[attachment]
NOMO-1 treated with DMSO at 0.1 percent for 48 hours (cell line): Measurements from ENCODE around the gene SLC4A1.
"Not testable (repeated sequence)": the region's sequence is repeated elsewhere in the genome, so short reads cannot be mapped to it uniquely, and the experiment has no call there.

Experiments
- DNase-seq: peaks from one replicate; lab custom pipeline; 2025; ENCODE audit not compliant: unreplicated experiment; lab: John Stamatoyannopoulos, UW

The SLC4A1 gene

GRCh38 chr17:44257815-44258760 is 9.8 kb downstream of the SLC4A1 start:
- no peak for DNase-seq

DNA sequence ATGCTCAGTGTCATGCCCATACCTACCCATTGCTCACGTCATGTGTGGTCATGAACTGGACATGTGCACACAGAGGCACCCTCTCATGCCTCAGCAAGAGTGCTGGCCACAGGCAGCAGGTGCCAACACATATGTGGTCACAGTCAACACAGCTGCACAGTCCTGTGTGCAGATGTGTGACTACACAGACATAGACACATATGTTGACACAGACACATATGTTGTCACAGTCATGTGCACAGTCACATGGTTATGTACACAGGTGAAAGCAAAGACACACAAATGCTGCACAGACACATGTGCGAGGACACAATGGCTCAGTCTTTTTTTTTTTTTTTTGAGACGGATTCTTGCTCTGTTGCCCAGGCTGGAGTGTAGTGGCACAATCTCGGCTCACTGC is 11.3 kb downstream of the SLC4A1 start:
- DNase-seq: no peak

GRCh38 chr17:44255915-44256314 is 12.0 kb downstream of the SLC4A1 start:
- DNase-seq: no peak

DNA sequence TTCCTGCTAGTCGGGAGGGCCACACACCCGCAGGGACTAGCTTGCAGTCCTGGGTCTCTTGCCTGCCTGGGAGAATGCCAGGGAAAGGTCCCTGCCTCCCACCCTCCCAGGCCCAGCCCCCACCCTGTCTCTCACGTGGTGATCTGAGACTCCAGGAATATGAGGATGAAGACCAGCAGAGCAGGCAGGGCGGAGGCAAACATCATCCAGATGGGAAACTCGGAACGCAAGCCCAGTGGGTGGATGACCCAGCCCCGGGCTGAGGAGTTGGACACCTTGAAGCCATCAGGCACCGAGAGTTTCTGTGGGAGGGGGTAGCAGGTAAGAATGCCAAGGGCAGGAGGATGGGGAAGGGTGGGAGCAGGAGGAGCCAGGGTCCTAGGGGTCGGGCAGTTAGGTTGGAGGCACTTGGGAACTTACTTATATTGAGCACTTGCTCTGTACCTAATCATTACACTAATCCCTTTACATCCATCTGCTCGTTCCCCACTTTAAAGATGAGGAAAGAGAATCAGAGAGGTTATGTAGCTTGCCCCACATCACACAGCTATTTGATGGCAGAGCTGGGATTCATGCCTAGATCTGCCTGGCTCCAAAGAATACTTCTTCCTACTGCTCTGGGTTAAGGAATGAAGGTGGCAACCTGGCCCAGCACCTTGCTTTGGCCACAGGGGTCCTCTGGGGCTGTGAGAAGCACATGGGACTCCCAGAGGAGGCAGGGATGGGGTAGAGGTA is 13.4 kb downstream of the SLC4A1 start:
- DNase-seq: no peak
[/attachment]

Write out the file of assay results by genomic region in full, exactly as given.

NOMO-1 treated with DMSO at 0.1 percent for 48 hours (cell line): Measurements from ENCODE around the gene SLC4A1.
"Not testable (repeated sequence)": the region's sequence is repeated elsewhere in the genome, so short reads cannot be mapped to it uniquely, and the experiment has no call there.

Experiments
- DNase-seq: peaks from one replicate; lab custom pipeline; 2025; ENCODE audit not compliant: unreplicated experiment; lab: John Stamatoyannopoulos, UW

The SLC4A1 gene

GRCh38 chr17:44257815-44258760 is 9.8 kb downstream of the SLC4A1 start:
- no peak for DNase-seq

DNA sequence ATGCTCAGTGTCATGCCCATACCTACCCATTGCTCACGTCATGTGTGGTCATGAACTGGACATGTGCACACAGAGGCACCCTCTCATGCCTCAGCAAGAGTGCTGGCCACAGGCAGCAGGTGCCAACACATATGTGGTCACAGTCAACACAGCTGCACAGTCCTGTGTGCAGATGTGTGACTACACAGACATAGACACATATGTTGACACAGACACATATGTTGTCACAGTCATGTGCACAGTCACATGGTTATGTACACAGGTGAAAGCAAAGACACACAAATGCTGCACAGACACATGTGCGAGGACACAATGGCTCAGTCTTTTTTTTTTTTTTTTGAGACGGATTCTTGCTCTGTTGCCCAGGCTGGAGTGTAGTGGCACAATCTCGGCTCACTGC is 11.3 kb downstream of the SLC4A1 start:
- DNase-seq: no peak

GRCh38 chr17:44255915-44256314 is 12.0 kb downstream of the SLC4A1 start:
- DNase-seq: no peak

DNA sequence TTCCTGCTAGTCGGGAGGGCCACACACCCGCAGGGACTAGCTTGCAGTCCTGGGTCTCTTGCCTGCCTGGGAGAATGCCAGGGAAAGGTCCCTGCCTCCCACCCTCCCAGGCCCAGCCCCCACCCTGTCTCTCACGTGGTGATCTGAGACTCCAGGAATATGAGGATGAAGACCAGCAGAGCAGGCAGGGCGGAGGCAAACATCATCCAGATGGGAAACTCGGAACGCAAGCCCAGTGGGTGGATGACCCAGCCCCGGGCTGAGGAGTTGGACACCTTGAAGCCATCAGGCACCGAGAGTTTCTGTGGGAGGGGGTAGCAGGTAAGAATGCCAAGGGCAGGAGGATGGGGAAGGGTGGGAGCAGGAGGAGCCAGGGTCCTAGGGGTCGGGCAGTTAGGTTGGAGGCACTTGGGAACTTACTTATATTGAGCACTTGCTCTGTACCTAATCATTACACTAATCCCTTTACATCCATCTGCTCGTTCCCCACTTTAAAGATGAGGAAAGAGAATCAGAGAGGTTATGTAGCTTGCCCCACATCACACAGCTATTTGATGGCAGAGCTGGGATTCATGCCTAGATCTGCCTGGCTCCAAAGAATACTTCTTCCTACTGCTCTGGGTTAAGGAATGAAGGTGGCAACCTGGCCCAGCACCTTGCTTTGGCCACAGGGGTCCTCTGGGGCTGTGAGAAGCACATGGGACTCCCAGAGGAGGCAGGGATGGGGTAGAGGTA is 13.4 kb downstream of the SLC4A1 start:
- DNase-seq: no peak